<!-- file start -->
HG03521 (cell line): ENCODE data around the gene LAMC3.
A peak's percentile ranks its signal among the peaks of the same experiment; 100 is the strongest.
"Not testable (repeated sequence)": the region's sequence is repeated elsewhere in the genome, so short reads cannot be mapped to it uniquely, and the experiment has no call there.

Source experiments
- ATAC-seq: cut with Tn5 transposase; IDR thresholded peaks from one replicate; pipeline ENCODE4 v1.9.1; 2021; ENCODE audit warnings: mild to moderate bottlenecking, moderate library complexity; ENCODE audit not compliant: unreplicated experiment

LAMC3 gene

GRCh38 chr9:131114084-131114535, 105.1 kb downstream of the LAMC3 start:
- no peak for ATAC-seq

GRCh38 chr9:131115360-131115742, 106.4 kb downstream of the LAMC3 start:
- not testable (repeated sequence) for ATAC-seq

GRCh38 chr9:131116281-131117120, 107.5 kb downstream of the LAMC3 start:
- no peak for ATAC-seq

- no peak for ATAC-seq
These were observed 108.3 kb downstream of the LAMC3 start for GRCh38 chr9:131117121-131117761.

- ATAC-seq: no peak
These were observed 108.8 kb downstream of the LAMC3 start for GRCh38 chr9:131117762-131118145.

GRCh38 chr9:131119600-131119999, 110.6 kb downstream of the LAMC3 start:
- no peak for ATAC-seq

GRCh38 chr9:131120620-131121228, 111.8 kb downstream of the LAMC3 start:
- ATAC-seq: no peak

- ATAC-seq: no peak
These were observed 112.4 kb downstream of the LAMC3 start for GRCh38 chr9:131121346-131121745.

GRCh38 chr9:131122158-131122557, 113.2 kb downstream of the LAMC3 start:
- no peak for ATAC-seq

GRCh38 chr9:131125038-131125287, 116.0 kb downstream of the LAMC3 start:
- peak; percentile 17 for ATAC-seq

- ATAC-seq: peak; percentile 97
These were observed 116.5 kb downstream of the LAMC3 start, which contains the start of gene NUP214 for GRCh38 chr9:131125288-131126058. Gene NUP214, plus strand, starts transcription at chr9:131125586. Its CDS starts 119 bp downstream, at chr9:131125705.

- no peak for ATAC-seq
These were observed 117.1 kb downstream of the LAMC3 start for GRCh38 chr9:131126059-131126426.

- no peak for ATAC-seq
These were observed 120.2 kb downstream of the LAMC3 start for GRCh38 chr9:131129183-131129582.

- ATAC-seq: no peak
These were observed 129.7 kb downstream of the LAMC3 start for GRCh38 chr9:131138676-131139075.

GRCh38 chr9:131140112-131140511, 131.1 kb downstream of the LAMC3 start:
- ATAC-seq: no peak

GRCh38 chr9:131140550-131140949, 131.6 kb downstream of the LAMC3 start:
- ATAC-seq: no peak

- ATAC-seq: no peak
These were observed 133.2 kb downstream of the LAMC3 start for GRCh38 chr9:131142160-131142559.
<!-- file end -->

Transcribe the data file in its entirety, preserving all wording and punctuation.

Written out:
HG03521 (cell line): ENCODE data around the gene LAMC3.
A peak's percentile ranks its signal among the peaks of the same experiment; 100 is the strongest.
"Not testable (repeated sequence)": the region's sequence is repeated elsewhere in the genome, so short reads cannot be mapped to it uniquely, and the experiment has no call there.

Source experiments
- ATAC-seq: cut with Tn5 transposase; IDR thresholded peaks from one replicate; pipeline ENCODE4 v1.9.1; 2021; ENCODE audit warnings: mild to moderate bottlenecking, moderate library complexity; ENCODE audit not compliant: unreplicated experiment

LAMC3 gene

GRCh38 chr9:131114084-131114535, 105.1 kb downstream of the LAMC3 start:
- no peak for ATAC-seq

GRCh38 chr9:131115360-131115742, 106.4 kb downstream of the LAMC3 start:
- not testable (repeated sequence) for ATAC-seq

GRCh38 chr9:131116281-131117120, 107.5 kb downstream of the LAMC3 start:
- no peak for ATAC-seq

- no peak for ATAC-seq
These were observed 108.3 kb downstream of the LAMC3 start for GRCh38 chr9:131117121-131117761.

- ATAC-seq: no peak
These were observed 108.8 kb downstream of the LAMC3 start for GRCh38 chr9:131117762-131118145.

GRCh38 chr9:131119600-131119999, 110.6 kb downstream of the LAMC3 start:
- no peak for ATAC-seq

GRCh38 chr9:131120620-131121228, 111.8 kb downstream of the LAMC3 start:
- ATAC-seq: no peak

- ATAC-seq: no peak
These were observed 112.4 kb downstream of the LAMC3 start for GRCh38 chr9:131121346-131121745.

GRCh38 chr9:131122158-131122557, 113.2 kb downstream of the LAMC3 start:
- no peak for ATAC-seq

GRCh38 chr9:131125038-131125287, 116.0 kb downstream of the LAMC3 start:
- peak; percentile 17 for ATAC-seq

- ATAC-seq: peak; percentile 97
These were observed 116.5 kb downstream of the LAMC3 start, which contains the start of gene NUP214 for GRCh38 chr9:131125288-131126058. Gene NUP214, plus strand, starts transcription at chr9:131125586. Its CDS starts 119 bp downstream, at chr9:131125705.

- no peak for ATAC-seq
These were observed 117.1 kb downstream of the LAMC3 start for GRCh38 chr9:131126059-131126426.

- no peak for ATAC-seq
These were observed 120.2 kb downstream of the LAMC3 start for GRCh38 chr9:131129183-131129582.

- ATAC-seq: no peak
These were observed 129.7 kb downstream of the LAMC3 start for GRCh38 chr9:131138676-131139075.

GRCh38 chr9:131140112-131140511, 131.1 kb downstream of the LAMC3 start:
- ATAC-seq: no peak

GRCh38 chr9:131140550-131140949, 131.6 kb downstream of the LAMC3 start:
- ATAC-seq: no peak

- ATAC-seq: no peak
These were observed 133.2 kb downstream of the LAMC3 start for GRCh38 chr9:131142160-131142559.